As predicted, Death’s Head gets his act together first and causally states, “No-one needs to die, yes?” He wanders over to a computer and downloads the mainframe, effectively getting all of Reed Richards’ knowledge without killing him. “Fair exchange, yes? You save my consciousness, I save yours.” and with that, he time-jumps away.
Still trying to gain control over her project, Necker also time-jumps. The rest of the Fantastic Four arrive in time for a fairly unoriginal gag where Sue notices the lipstick from Necker’s good-luck kiss on Reed’s cheek.
Ending with ‘interlude two’ (more of an epilogue now, surely?), Spratt has teamed up with a cybernetics man named Baron Strucker the Fifth. Strucker immediately punches him in the face, then tells the unconscious Spratt that he will use Death’s Head’s body to have revenge on A.I.M.
This issue was a straightforward romp and fairly enjoyable. There is some nice characterisation, a fair bit of action and a good undercurrent developing. The main drawback is that very little of this seems to benefit the title character.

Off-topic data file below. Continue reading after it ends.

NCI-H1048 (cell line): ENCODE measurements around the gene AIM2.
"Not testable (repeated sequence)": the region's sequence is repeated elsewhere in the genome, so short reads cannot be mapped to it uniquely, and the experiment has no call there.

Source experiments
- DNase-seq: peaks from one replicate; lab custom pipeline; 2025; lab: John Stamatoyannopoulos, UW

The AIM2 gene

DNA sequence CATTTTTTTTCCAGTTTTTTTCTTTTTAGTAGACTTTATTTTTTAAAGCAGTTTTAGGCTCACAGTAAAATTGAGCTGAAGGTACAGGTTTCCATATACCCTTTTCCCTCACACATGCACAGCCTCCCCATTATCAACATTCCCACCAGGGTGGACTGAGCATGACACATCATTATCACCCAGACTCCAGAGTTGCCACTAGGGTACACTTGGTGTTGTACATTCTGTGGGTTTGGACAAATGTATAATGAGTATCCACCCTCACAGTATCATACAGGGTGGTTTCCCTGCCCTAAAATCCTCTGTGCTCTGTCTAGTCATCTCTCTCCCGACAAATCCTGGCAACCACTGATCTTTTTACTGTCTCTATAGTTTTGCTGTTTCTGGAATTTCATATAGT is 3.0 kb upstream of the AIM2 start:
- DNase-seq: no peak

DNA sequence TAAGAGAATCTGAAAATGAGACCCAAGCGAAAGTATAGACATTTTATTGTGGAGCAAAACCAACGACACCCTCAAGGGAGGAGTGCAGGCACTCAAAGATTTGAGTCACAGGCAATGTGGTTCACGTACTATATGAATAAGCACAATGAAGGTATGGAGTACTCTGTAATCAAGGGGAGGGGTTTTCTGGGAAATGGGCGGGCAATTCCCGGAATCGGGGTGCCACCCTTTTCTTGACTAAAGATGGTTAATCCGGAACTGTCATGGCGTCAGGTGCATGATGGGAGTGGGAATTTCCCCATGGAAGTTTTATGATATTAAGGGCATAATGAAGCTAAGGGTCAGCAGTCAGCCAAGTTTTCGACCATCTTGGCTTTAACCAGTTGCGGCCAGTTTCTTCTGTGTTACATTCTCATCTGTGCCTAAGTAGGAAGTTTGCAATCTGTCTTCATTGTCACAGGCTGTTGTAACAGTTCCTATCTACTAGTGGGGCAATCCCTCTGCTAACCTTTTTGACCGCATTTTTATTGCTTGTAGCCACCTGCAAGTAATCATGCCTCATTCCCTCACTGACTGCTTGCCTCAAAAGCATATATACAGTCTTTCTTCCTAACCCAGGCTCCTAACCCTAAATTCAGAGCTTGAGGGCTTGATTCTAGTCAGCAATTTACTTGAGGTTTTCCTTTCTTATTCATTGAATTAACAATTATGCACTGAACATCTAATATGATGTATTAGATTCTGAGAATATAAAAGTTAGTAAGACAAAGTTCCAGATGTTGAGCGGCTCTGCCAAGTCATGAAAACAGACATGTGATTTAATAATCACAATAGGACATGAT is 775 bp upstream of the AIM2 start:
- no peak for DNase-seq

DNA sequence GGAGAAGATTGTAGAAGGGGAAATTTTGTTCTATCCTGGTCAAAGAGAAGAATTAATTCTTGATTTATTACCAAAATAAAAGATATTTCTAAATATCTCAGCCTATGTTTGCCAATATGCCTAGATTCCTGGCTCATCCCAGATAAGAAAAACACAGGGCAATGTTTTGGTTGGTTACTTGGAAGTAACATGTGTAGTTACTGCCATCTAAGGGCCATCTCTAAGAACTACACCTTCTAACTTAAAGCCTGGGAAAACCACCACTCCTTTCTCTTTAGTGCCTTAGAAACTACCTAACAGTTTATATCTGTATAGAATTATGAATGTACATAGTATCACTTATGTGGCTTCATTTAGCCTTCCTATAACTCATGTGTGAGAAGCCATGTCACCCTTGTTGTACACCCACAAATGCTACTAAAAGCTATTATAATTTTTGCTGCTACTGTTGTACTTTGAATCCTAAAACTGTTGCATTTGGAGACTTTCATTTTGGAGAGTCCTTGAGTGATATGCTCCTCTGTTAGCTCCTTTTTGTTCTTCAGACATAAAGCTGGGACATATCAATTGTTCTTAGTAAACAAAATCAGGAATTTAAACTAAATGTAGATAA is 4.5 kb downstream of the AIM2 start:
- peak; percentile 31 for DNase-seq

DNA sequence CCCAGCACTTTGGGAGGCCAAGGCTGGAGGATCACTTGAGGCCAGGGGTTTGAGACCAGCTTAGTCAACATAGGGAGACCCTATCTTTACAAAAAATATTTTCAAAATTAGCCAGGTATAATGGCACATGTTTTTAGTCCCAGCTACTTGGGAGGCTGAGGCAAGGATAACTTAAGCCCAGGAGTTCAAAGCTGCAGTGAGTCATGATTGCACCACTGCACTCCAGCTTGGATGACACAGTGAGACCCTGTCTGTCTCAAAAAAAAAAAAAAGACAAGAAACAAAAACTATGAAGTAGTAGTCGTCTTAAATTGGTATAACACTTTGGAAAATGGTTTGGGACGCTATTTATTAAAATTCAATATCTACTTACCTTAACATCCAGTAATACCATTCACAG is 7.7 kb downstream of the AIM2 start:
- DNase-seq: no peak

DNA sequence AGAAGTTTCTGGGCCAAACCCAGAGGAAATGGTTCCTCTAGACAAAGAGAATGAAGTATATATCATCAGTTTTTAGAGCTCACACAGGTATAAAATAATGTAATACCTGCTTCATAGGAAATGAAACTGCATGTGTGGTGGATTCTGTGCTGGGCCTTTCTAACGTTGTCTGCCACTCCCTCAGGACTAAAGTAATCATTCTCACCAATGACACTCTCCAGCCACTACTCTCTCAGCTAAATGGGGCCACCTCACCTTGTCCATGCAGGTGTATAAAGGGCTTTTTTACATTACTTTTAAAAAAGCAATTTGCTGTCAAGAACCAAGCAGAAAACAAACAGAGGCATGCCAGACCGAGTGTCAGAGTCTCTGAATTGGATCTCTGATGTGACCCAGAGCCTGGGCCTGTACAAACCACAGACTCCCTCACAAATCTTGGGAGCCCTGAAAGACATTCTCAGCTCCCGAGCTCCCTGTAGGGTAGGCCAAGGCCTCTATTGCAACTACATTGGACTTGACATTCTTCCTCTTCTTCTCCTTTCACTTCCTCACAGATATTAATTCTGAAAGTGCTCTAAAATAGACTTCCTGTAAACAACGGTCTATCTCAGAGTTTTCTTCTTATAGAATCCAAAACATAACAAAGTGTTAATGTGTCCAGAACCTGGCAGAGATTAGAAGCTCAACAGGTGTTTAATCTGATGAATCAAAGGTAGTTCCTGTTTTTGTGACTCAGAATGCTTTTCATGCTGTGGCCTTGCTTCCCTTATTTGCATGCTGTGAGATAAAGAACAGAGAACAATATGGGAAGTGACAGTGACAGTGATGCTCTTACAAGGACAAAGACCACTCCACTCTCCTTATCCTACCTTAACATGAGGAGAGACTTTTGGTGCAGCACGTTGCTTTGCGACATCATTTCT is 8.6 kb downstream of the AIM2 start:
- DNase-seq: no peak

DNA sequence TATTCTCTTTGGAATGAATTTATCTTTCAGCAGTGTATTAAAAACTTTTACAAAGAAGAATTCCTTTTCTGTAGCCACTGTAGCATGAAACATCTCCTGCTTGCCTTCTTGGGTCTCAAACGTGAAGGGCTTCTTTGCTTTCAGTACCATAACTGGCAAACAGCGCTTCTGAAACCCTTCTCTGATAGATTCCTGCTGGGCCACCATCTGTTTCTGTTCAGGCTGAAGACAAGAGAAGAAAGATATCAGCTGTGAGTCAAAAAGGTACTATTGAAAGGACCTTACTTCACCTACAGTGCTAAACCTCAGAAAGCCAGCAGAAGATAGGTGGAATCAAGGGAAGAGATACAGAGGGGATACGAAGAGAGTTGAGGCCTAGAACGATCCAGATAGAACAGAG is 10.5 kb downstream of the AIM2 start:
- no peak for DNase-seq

Despite his impressive entrance, Minion is the adversary of the story, a problem to be overcome. He is single-minded in his pursuit of Reed, and his ‘scrambled programming’ means he only speaks in basic operating terms. The result is that he shows even less personality that in the previous issue.
The de-scrambling at the end of the issue does mean that Minion’s evolution is moving forward and that Death’s Head is now apparently in control. He is also far more formidable that his predecessor – dispatching Thing and Torch with ease (and while the Torch fight was funny, it was also a bit of a waste). Although since a character can always be as powerful as the writer needs him to be, that’s not so impressive as I found it to be in 1992 (and not being able to run on paving slabs seems something of a design flaw).
The story actually belongs to the more flawed Dr Necker, and is better for it. The “Come with me if you want to live” device is played out nicely between herself and Richards, two scientific minds working on a common problem, but with very different moral perspectives.